You’d think that someone like me who is in the business of helping nonprofits to increase their fundraising capacity would applaud that.  After all, if you don’t ask, you don’t get.  But arm’s length asking—and these emails are about as personal as a direct mail appeal—are notoriously ineffective and often, if they are sent often, downright irritating.

Charitable giving is something people do when they want to right a wrong, help someone who needs that help, support a cause that resonates with them.  And, they need to feel that their gift means something.  How can it mean anything if 15 minutes after I’ve given, I’m being asked to give again?

I get it.  Nonprofits need money to do the work they do. Advocacy groups, which tend to be more responsive than proactive, probably believe that the issue du jour will garner more giving than a concentrated ask.  But I wonder.  There are issues I care passionately about, but when I am asked on a weekly—and sometimes daily—basis to give $100, $200, $400 for THIS particular crisis, I feel, well, crisis-ed out.  And so I start ignoring the emails; not responding to the appeals.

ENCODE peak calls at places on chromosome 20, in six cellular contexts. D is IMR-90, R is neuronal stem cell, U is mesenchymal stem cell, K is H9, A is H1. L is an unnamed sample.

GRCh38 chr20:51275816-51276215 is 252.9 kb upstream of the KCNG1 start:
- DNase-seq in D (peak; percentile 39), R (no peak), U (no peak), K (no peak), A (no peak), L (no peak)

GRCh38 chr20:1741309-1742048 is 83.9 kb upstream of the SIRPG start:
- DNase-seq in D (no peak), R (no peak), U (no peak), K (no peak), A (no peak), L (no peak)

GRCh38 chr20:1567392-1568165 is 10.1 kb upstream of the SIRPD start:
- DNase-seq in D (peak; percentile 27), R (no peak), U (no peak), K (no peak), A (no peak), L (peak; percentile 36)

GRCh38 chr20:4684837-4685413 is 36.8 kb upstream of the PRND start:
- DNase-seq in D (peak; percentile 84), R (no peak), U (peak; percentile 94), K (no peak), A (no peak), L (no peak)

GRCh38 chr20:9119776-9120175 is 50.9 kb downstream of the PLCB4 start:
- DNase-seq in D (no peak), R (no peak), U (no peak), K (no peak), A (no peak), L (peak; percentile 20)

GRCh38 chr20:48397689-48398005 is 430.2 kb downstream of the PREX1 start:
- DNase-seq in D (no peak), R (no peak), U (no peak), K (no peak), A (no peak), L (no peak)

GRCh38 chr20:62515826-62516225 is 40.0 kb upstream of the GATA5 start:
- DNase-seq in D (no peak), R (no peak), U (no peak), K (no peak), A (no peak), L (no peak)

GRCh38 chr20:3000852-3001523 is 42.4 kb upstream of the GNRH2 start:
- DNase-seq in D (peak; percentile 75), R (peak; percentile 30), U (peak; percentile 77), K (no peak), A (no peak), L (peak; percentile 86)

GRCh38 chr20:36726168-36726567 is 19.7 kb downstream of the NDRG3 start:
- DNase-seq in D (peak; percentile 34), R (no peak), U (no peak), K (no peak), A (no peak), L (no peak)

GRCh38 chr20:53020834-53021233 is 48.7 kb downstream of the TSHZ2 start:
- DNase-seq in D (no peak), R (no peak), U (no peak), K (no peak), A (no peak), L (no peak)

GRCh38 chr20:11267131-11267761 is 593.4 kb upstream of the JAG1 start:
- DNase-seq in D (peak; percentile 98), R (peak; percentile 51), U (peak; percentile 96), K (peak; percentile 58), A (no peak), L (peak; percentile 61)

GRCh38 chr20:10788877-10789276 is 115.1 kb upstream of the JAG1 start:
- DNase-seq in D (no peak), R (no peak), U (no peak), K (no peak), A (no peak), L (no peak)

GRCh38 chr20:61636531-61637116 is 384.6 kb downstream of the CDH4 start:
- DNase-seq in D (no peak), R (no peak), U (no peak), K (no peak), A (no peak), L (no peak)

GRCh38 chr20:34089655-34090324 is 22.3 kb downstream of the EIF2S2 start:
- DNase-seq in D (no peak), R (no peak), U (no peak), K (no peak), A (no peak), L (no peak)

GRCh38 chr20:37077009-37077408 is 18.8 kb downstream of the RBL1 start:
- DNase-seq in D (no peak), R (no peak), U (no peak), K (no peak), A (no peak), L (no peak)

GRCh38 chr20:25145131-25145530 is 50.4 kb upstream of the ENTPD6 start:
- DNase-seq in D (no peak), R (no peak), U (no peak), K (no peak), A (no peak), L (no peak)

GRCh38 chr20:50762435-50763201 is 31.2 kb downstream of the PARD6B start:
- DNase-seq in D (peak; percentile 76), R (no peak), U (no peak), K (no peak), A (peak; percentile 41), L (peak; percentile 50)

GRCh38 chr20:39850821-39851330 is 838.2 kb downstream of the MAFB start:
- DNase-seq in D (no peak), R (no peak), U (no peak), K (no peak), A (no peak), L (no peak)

Donor fatigue, I’ve always maintained, is more a function of lousy fundraising than anything else. And lousy fundraising is when an organization keeps going back to the same old same old person, institution, group of people, asking for a gift to support this, and now this, and now again, this.

I don’t doubt that the constant appeals bring in some positive responses.  But I think this mode of fundraising is as much at fault as the lack of appropriate stewardship in our sector experiences such huge number of donor attrition.  Over all, way less than 50% of donors make repeat gifts—and remember, this includes people who give regularly because their child or children are students in a private school, or a loved one is in or just got out of the hospital.  Absent those people, attrition rates would increase even more.

While it unrealistic to expect many organizations to have the human resources to meet with every single donor and find out how he or she would like to give, it’s not hard to parse out who is responding and who is not.

How often is too much? is a question my clients and those taking my workshops often ask.  And I generally respond with a rule of thumb that you should touch a donor at least 3 times between every ask.  But not if you are already sending me 27 emails a week. Adding any amount to that goes beyond irritating to truly obnoxious.

Janet Levine Consulting works with nonprofits, taking them from mired to inspired.  Learn more at http://janetlevineconsulting.com.  Sign up for our free newsletter and do contact Janet for a free 30-minute consultation